Air Force vet reflects on 'great' trip, 'solemn' memorials

Cary Ashby • Oct 18, 2018 at 4:00 AM

EDITOR’S NOTE: This is the second installment of a four-part series.


WASHINGTON — U.S. Air Force veteran Bruce Failor obtained an etching of a Monroeville man’s name. He never met the soldier who died in Vietnam serving his country.

A volunteer park ranger did the etching of the late Robert Parsley, whose name is on the Vietnam Veterans Memorial wall.

“I never met the gentleman, but he was from Monroeville, so I had this made to take back to the American Legion in Monroeville,” said Failor, who heard about Parsley’s local roots on the Huron County Honor Trip.

Volunteers such as the smiling and friendly Air Force veteran Sharon Bannister obtain the etchings and/or take photos of the names for tourists and memorial visitors — often by climbing a ladder to do so. Coincidentally, her father’s name is on the memorial wall. 

Failor, of Norwalk, was with the Huron County Honor Trip participants who visited the wall Saturday morning in Washington. He served in the Air Force from 1958 through 1962.

“I’m from Monroeville originally and now I live in Norwalk,” said the 1958 Monroeville High School graduate.

More than 30 veterans, their spouses and family members were on the three-day trip. The event included tours of the Vietnam Veterans, Lincoln, Marine Corps, Korean War, World War II, Air Force, Pentagon and American Veterans Disabled for Life memorials in and near the nation’s capital.

Failor was asked about the impact of being at the Vietnam Veterans Memorial wall.

“It’s really great; this whole trip has been great. Of course my favorite was the Air Force memorial. The Pentagon (memorial) is a close first too,” he said.

At the United States Air Force Memorial in Arlington, Va., are four statues — one of which is a woman — that honor its members. 

Behind the statues is a wall with a history of the Air Force and its heritage predecessors. It originally was part of the U.S. Army, created in 1918 and known as the U.S. Army Air Service. The memorial also includes three stainless-steel arcs that are 201 to 270 feet tall and resemble contrails from planes.

“I like the contrails. I could picture the jets at the top of each contrail,” Failor said.

The group visited the National 9-11 Pentagon Memorial on Friday night. Sloping, stainless steel benches are in an area on the side of the Pentagon which was hit by an airplane overtaken by terrorists Sept. 11, 2001. 

Failor said he enjoyed how the memorial was set up.

Victim's names are engraved on the edge of the benches, which have lit pools of water under them. Each one slopes toward where he or she died — the Pentagon or the Pennsylvania crash site of Flight 93. The benches are angled toward the path of the plane that crashed into the federal building and are in rows of the victim's birth year.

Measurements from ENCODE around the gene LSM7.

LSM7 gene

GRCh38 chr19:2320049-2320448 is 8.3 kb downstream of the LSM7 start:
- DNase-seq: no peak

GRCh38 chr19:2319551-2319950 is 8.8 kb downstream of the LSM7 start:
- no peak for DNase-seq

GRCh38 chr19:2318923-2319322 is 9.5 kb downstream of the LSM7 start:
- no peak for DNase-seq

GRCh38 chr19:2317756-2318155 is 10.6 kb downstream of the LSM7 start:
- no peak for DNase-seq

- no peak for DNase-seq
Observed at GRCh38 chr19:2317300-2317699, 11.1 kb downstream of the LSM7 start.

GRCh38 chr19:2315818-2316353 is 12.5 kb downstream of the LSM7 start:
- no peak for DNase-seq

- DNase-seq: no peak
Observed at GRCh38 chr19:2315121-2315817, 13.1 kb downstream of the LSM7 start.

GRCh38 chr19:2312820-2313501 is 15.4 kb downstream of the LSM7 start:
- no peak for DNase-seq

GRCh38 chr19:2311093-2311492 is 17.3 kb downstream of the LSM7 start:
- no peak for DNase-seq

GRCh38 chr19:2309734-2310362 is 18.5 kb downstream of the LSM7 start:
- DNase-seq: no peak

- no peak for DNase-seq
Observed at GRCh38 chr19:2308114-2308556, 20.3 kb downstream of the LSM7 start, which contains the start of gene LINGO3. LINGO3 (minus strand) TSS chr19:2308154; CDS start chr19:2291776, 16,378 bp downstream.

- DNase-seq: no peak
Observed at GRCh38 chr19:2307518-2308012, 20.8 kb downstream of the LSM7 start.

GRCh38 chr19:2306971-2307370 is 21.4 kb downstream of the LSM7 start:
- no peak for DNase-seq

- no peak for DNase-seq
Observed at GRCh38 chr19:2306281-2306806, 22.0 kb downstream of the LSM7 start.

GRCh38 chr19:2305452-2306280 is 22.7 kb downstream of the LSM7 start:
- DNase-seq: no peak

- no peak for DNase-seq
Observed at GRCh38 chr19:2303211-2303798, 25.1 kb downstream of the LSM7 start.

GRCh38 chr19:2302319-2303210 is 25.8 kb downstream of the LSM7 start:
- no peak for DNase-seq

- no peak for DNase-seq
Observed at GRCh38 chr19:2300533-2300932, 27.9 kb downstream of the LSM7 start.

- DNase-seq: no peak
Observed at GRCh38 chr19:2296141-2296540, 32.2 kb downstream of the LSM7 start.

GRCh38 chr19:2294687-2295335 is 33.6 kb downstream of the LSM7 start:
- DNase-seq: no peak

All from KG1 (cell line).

“It was beautiful at night and it was solemn. I became a little … I felt it deep in my heart,” said Failor, who was touched by the memorial in ways he didn’t expect.

Eight local students were on the trip. From Norwalk High School were sophomores Braden Lloyd, Lochlyn Ramsey, Chanse Raymond and Cadence Scott and senior Olivia Schaffer. From St. Paul were sophomore Jackson Cook, junior Jarret Schaffer and senior Raquel Taggart. 

Selected by NHS science teacher Nate Whaley, an Army veteran, and St. Paul art and theology teacher Christine Galati, the students partnered with vets in wheelchairs, helped them get on and off the bus and bonded with the participants.

Patrick Schwan, of Norwalk, was on the trip with his father-in-law, Richard Pheiffer. Also of Norwalk, Pheiffer served in the Army.

“It’s special because my father-in-law was in Vietnam. Just kinda moving, I guess, to see all the veterans and all the memories they have of their buddies and fellows they lost in the war; it’s touching,” Schwan said.

The first stop Friday afternoon was the hangar for the National Air and Space Museum near Washington Dulles International Airport. The trip ended Sunday morning with a visit to Arlington National Cemetery.

Schwan was asked how this trip impacted him. He said he was most struck by “the camaraderie of the fellas” and seeing the veterans connect with each other over the weekend.

“A lot of them probably didn’t know each other until this trip. Just seeing them bond and share stories — I think it just helps them talk about their past and the memories they have. Good or bad, they are able to share those and talk through things; it’s just special for them,” Schwan said.

“It’s meaningful for me and my father-in-law. He just asked me to come along. It’s always special when we come to the wall to see this. It’s special to be here with him.”

Schwan and Pheiffer have been to the Vietnam Veterans Memorial about six times.

“Every time I come down here it’s a big impact, just because I know he was in the war. He’s one of the lucky ones (who) got to come home from the war,” Schwan said. 

“I know there was a lot of pain and things for a lot of families and so it’s kinda special for us to come down here. This is one of my favorite monuments and memorials here in Washington, D.C.”

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